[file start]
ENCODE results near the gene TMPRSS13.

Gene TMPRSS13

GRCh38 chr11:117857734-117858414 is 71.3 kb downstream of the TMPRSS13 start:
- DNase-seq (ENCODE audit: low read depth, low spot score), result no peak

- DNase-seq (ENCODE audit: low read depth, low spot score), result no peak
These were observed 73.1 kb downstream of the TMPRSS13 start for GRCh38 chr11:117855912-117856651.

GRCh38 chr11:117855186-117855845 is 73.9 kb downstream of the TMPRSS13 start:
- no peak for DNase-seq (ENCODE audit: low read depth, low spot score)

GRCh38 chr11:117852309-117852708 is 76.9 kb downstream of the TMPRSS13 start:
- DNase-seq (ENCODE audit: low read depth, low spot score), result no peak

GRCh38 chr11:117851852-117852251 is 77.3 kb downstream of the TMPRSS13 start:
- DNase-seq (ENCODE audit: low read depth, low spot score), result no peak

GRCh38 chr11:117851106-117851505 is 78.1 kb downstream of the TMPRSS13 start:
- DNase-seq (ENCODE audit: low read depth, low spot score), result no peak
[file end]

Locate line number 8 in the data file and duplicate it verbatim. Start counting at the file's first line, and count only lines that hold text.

- no peak for DNase-seq (ENCODE audit: low read depth, low spot score)